Page 3 of 3 FirstFirst 123
Results 21 to 23 of 23

Thread: Why we need to teach science in school

  1. #21
    Banned
    Join Date
    Nov 2011
    Posts
    1,475

    Default

    Quote Originally Posted by wolfie View Post
    Wakefield is not a dangerous nutter...He stuck by his beliefs..got struck off for them.
    In that sentence Wolfie, you are actually highlighting the problem with public understanding of science. Science is not politics or history or religion. There is no place for "beliefs" or "personal judgements" or "emotion" about anything in science. Wakefield wrote his now discredited case-study based on the "beliefs" of the 12 sets of parents who "believed" that the MMR jab caused their childs autism. These parents were in no clinical position to make such a judgement and naturally were looking for someone or something to blame for their childs illness.

    Case studies can be interesting and informative, but they are the weakest method of scientific research. The reason why Wakefield deserved to be struck off is that, first of all, he made hard conclusions based on a case study. Secondly, he publicised his non-scientific conclusions extensively in the media, causing a public panic which ultimately has cost lives. Science has to be based on hard evidence, rigourously verified through a procedure of statistical analysis and peer review. Perhaps you think that is rather cold, but it is the reason why science actually works and has improved all our lives.

    There is no evidence whatsoever that the MMR jab causes Autism. Not one iota. On the other hand, there is plenty of evidence that Measles can kill people. Simples.
    Last edited by Northumbrian; 05-05-2013 at 06:07 PM.

  2. #22

    Default

    Quote Originally Posted by Northumbrian View Post
    In that sentence Wolfie, you are actually highlighting the problem with public understanding of science. Science is not politics or history or religion. There is no place for "beliefs" or "personal judgements" or "emotion" about anything in science. Wakefield wrote his now discredited case-study based on the "beliefs" of the 12 sets of parents who "believed" that the MMR jab caused their childs autism. These parents were in no clinical position to make such a judgement and naturally were looking for someone or something to blame for their childs illness.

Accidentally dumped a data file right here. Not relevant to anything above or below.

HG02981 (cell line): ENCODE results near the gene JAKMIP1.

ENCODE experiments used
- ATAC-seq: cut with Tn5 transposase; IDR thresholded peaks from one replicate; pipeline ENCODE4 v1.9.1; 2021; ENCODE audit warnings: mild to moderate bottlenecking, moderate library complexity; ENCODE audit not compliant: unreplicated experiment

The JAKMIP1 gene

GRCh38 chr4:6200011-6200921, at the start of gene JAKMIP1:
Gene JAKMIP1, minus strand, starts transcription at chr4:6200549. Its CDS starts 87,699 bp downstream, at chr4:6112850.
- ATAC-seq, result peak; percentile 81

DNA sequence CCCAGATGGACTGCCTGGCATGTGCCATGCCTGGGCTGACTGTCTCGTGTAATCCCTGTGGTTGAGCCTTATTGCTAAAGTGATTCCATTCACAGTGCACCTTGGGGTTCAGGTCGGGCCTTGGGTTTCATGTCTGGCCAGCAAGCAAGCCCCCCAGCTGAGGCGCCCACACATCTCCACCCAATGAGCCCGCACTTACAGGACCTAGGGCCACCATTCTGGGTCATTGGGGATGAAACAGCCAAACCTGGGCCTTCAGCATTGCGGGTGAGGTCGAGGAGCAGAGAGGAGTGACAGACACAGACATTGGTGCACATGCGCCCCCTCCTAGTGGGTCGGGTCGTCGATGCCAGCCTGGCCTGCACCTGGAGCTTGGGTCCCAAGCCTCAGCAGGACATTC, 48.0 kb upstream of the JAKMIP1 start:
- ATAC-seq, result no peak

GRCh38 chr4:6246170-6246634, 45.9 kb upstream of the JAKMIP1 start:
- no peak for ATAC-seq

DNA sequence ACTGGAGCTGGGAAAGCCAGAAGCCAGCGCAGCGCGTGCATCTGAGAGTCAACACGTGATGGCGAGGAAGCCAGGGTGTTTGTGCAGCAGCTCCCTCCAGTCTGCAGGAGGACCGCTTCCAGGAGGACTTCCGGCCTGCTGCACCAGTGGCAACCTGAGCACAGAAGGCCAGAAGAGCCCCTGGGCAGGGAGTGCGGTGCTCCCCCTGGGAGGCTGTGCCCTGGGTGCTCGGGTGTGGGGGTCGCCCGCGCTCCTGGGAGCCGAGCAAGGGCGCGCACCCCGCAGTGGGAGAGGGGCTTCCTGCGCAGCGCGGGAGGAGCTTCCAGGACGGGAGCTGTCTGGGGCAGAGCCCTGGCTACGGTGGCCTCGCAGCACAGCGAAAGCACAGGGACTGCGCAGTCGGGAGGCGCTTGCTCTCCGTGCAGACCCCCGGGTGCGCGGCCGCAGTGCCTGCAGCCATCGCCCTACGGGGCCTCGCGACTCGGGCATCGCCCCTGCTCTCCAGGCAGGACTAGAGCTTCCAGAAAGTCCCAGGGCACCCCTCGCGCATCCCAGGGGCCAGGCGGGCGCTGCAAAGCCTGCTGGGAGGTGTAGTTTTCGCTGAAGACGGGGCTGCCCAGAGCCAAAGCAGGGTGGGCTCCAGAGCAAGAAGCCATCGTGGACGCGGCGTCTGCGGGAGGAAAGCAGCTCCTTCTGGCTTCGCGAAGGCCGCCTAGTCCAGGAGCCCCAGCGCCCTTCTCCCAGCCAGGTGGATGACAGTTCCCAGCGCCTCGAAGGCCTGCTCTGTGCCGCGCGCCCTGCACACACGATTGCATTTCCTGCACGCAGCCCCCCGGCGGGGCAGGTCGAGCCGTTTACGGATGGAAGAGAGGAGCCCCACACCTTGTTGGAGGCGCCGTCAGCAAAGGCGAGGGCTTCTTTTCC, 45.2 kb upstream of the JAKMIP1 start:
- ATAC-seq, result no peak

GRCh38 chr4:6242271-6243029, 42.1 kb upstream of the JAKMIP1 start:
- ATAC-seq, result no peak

Case studies can be interesting and informative, but they are the weakest method of scientific research. The reason why Wakefield deserved to be struck off is that, first of all, he made hard conclusions based on a case study. Secondly, he publicised his non-scientific conclusions extensively in the media, causing a public panic which ultimately has cost lives. Science has to be based on hard evidence, rigourously verified through a procedure of statistical analysis and peer review. Perhaps you think that is rather cold, but it is the reason why science actually works and has improved all our lives.

    There is no evidence whatsoever that the MMR jab causes Autism. Not one iota. On the other hand, there is plenty of evidence that Measles can kill people. Simples.
    We will see..thousands of children being innoculated..William McBride told the authorities that Thalidomide was dangerous..he received virtually the same treatment...

    PS...measles is a virulent form of Herpes!!

  3. #23
    Banned
    Join Date
    Nov 2011
    Posts
    1,475

    Default

    Quote Originally Posted by wolfie View Post
    We will see..thousands of children being innoculated..William McBride told the authorities that Thalidomide was dangerous..he received virtually the same treatment...
    Actually the number of people worldwide who have been innoculated with MMR going back over 30 years is around 500 million! And yet there is still not a single case of Autism which has a proven link with MMR. In Japan, a country which switched from using MMR to using single vaccines, the rate of Autism actually increased slightly! So I am afraid we already have "seen".

    Thalidomide is a totally different matter. The disasterous side-effects were obvious within a few years of its availability, with over 10,000 birth defects worldwide. Going back 50 years ago, you are also talking about a time of medical ignorance, when medical scientists did not even suspect that drugs or other toxins could pass from the mother's bloodstream into her unborn child. Hence little or no restrictions were placed on the use of any medicines during pregnancy.

    The funny thing is that even if by some utter fluke, it came to light that some cases of Autism were linked to MMR, it would not vindicate Wakefield in the slightest. That is not how science works. Science makes conclusions based on the best evidence that it has available to it at the time. The best you would be able to say about Wakefield is that he made a lucky guess. However, there is no place in science for guesswork, only properly conducted research which reaches statistically significant conclusions. These conclusions must be held up by peer-review to scrutiny regarding their reliability and validity. For one man to go it alone and start briefing the media about his unproven hypothesis demonstrates a combination of both arrogance and scientific incompetence.

    Quote Originally Posted by wolfie View Post
    PS...measles is a virulent form of Herpes!!
    Well that doesn't make it any less dangerous, especially to pregnant women or people with already compromised immune systems. Ask the family of the man who died in South Wales.
    Last edited by Northumbrian; 05-12-2013 at 11:04 PM.

Bookmarks

Posting Permissions

  • You may not post new threads
  • You may not post replies
  • You may not post attachments
  • You may not edit your posts
  •